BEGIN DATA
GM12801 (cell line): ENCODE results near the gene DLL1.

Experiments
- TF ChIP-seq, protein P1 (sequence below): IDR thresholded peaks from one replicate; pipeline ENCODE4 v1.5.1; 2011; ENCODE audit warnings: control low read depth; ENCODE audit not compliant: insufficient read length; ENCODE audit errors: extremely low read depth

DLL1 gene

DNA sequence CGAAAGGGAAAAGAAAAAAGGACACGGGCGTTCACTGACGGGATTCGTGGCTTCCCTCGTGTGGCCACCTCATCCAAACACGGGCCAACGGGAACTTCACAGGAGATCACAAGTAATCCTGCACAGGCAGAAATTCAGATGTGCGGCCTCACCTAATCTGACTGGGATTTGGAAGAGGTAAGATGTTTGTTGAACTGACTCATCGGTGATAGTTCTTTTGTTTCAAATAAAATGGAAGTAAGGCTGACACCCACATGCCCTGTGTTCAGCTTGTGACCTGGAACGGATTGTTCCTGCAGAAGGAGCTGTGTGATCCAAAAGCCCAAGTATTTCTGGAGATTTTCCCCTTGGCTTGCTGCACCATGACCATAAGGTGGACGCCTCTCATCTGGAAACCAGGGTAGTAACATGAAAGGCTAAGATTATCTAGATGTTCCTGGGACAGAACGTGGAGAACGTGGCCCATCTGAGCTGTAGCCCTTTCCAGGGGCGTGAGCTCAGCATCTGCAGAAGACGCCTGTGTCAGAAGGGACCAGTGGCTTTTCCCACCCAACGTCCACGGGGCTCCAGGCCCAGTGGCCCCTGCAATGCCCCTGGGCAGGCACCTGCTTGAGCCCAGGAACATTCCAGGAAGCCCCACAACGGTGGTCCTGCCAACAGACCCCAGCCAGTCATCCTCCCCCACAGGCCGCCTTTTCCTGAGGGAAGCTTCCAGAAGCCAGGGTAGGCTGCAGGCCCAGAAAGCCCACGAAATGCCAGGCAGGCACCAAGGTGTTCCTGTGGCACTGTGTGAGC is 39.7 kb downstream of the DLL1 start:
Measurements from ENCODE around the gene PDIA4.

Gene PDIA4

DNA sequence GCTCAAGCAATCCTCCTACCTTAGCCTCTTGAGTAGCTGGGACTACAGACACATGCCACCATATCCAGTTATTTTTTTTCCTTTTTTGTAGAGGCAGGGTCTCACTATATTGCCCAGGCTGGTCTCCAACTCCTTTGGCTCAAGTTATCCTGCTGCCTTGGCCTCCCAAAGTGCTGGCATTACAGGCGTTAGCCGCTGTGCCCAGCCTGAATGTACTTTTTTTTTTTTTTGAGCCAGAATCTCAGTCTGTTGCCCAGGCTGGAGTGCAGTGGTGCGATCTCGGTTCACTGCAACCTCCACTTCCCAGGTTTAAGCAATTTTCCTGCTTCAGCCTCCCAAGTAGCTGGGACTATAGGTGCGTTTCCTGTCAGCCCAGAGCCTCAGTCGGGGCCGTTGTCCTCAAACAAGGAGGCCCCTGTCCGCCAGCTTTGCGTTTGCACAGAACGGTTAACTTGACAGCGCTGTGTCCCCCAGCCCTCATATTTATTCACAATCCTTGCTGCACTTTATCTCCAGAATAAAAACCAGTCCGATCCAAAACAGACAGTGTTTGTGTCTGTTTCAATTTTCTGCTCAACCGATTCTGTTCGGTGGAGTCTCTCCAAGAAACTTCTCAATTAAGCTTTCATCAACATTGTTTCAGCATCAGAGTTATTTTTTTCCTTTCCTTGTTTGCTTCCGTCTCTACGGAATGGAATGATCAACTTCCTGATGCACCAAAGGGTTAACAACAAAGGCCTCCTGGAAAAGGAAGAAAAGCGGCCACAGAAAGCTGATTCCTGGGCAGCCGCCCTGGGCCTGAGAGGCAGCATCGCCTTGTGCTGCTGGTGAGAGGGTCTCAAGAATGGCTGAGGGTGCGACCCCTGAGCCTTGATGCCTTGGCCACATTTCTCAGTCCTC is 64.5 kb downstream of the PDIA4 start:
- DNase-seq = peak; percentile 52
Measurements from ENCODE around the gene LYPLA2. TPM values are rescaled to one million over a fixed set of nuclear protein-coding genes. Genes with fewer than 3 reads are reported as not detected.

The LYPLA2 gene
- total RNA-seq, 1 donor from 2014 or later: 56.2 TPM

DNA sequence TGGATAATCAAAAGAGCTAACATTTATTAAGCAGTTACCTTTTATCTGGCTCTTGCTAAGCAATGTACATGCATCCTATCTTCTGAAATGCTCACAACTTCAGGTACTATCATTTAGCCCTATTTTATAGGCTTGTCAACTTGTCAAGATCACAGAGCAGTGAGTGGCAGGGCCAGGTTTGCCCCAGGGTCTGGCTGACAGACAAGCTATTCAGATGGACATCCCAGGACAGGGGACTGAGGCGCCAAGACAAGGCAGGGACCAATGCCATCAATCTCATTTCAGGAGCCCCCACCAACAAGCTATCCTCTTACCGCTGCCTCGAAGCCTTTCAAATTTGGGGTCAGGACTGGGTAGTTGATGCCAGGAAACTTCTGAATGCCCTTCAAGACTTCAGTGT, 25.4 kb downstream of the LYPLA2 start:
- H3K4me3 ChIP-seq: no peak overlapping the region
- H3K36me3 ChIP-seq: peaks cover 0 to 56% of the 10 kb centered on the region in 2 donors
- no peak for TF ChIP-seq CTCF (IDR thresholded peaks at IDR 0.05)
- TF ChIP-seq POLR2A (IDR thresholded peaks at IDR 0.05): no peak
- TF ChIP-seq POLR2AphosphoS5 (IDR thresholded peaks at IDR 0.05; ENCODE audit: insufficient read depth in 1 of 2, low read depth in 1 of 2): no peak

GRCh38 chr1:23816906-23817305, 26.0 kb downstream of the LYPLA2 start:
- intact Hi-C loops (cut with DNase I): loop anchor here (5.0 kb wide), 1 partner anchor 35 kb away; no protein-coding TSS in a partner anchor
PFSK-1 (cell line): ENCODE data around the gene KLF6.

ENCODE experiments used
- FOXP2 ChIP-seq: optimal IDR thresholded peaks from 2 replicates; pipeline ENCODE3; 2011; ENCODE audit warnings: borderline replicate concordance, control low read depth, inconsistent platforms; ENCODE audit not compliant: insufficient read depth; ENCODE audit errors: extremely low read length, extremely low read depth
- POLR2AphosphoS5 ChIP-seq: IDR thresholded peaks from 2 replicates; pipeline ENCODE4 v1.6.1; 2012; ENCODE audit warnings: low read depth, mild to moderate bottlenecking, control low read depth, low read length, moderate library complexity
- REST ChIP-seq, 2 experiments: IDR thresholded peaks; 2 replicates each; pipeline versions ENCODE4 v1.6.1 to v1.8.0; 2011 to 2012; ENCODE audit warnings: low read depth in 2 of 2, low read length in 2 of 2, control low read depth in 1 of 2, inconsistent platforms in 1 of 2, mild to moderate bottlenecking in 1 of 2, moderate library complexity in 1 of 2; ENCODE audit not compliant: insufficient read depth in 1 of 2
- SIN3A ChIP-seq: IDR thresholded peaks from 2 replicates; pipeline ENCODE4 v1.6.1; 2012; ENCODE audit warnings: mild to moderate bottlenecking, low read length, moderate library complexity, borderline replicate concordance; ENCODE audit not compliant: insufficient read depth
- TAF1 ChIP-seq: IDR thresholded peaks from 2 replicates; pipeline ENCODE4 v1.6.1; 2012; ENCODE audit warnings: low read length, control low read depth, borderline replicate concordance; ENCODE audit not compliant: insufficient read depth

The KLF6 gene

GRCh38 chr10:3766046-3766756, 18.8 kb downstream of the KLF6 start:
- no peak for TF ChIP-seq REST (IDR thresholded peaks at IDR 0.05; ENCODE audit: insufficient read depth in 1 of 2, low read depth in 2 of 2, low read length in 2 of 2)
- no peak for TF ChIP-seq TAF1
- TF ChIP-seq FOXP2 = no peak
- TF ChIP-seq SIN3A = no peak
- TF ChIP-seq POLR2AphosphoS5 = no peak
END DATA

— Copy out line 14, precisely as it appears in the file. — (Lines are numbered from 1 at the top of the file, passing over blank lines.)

- H3K4me3 ChIP-seq: no peak overlapping the region